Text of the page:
Australian author Lisa Heidke breaks down the label of chick-lit

Lisa Heidke’s head is a labyrinth of narratives — plotlines, characters, backstories, crises... She is always thinking about how her character would think and behave. When I meet the Australian author, she is diligently scrolling through her phone at the soberly-lit lobby of Taj Club House.

Known for her character-driven, light-hearted novels, the latest being It Started with a Kiss, she is nothing short of a burst of energy. Punctuated by the occasional ‘yeah’, she talks with fervour about the dos and don’ts of writing fiction, her journey as an author, and why ‘chick-lit’ is an unnecessary categorisation. Heidke was in the city for the international conference on Gendering Literature and Culture: Australia & the Asia-Pacific, hosted by the Madras University last week.

Though Heidke did journalism at the University of Queensland, she ended up in the field of academic publishing. But soon enough, she realised she could not do without writing — she donned the garb of a feature writer, working with popular magazines of the time. “Writing isn’t about getting a perfect draft. It is about rewriting. The hardest part of writing, for me, was to find the confidence to keep going — it was daunting.”

Heidke recalls her initial fear, adding that it all boils down to the question of ‘Who am I?’, the answer to which ultimately reflects in one’s writing. Heidke’s characters almost always finds themselves in crises, she admits. Which prompts her to answer questions that arise out of this crisis. “I go, ‘what if?’. I tend to pile problems on. It’s sort of like trying to throw mud at a wall and seeing what sticks,” Heidke explains with a laugh.

She adds that she often feels bad for her characters. But her writing is laced with humour — not “gags”, but unlikely and awkward situations. In It Started with a Kiss, the protagonist Friday’s best friend Rosie is a character lends that itself to humour (she comes up with an idea for what she calls ‘divorce’ parties). “I am mindful of my style, but at the same time, I have to keep surprising my readers,” Heidke says.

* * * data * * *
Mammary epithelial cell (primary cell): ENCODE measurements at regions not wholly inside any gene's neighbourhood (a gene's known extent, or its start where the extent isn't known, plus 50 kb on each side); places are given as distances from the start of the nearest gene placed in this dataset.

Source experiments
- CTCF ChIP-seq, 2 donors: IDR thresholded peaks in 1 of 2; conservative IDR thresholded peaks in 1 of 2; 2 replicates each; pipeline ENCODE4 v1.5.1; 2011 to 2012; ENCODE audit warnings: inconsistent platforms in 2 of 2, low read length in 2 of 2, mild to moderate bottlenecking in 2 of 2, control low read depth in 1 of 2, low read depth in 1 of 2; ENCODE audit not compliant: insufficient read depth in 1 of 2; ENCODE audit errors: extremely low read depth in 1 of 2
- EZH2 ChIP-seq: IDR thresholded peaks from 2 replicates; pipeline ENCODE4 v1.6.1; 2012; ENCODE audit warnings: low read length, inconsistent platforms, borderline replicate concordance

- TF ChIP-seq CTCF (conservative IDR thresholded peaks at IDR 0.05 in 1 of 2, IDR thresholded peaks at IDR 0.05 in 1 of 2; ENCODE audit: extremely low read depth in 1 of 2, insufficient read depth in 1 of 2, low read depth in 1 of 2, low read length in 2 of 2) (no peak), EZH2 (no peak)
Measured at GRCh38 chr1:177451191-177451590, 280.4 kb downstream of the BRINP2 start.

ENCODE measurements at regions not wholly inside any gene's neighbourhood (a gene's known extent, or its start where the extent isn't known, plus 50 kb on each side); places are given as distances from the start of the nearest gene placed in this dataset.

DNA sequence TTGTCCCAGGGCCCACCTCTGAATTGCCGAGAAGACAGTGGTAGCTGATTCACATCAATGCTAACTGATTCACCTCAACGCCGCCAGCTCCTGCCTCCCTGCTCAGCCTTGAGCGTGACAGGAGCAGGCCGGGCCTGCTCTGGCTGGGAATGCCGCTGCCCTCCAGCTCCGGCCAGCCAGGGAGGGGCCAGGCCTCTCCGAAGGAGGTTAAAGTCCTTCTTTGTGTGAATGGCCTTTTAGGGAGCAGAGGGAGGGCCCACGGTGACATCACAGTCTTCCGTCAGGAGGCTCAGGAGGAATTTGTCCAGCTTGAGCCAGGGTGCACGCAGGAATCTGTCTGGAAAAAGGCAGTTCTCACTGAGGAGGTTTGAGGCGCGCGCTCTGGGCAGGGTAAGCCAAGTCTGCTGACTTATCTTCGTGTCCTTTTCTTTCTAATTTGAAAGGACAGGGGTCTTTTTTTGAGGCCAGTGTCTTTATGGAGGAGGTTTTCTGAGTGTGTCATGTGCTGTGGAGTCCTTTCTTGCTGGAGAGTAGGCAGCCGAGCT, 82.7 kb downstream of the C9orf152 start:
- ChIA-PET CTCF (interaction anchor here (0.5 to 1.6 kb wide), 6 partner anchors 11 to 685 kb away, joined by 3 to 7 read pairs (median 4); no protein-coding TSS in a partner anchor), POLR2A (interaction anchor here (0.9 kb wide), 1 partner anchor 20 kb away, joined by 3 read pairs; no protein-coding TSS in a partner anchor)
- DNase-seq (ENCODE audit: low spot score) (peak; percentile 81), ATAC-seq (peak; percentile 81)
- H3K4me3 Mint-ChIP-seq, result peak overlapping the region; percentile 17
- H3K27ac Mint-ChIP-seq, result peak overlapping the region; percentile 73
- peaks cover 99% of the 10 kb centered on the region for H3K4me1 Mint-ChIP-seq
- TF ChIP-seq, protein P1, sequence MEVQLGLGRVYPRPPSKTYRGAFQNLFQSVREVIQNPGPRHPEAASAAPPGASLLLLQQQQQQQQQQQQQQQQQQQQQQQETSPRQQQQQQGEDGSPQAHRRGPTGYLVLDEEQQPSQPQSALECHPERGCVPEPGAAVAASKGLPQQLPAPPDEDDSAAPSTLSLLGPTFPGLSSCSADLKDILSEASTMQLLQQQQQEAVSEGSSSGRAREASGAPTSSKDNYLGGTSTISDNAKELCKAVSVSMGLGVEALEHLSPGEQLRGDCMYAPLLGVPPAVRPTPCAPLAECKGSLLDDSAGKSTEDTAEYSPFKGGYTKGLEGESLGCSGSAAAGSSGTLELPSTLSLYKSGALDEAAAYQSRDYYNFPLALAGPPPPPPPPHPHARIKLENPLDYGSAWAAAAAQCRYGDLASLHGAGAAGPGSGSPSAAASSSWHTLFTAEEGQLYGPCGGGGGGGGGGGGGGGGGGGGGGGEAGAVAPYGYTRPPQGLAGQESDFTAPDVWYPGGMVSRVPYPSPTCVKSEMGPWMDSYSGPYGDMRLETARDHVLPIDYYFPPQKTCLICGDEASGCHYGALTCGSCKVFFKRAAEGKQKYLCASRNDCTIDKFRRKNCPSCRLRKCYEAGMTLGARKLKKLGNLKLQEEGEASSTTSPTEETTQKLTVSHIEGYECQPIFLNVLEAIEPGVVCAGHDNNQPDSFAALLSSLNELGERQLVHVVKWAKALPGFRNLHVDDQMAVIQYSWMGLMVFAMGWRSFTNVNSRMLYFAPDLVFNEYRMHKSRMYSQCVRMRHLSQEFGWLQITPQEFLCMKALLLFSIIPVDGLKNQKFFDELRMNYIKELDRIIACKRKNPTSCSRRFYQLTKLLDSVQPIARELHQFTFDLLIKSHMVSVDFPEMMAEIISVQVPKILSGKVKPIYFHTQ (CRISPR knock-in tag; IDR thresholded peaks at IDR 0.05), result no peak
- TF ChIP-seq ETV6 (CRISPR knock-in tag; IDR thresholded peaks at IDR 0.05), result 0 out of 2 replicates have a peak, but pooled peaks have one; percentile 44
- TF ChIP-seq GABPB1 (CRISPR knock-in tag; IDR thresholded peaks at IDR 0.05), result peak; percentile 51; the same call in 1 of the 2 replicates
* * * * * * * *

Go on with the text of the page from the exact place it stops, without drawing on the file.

Heidke is also a creative writing trainer at the Australian Writers’ Centre in Sydney — a job she loves. “Regardless of genre, elements of the craft remain the same: points of view, dialogues, three-dimensional characters, and the aspect of beginning, middle and end.”

For young writers, Heidke has only two questions — “What do you want to write about; and why do you want to write about it? If you get bored with your characters, readers are going to feel the same.”

Most of Heidke’s works are referred to as ‘chick-lit’. Though the author does not believe that ‘chick-lit’ is a derogatory term, she does believe that it is just a marketing tool. If a story is about women and their relationships, written in a humorous way, it is categorised as chick-lit — she goes on to question the necessity of such a label. “They don’t say that about the fiction that men write. Which is what bothers me. Call it whatever! As long as people enjoy my books, I am good!”

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Printable version | Feb 26, 2021 10:21:01 PM |

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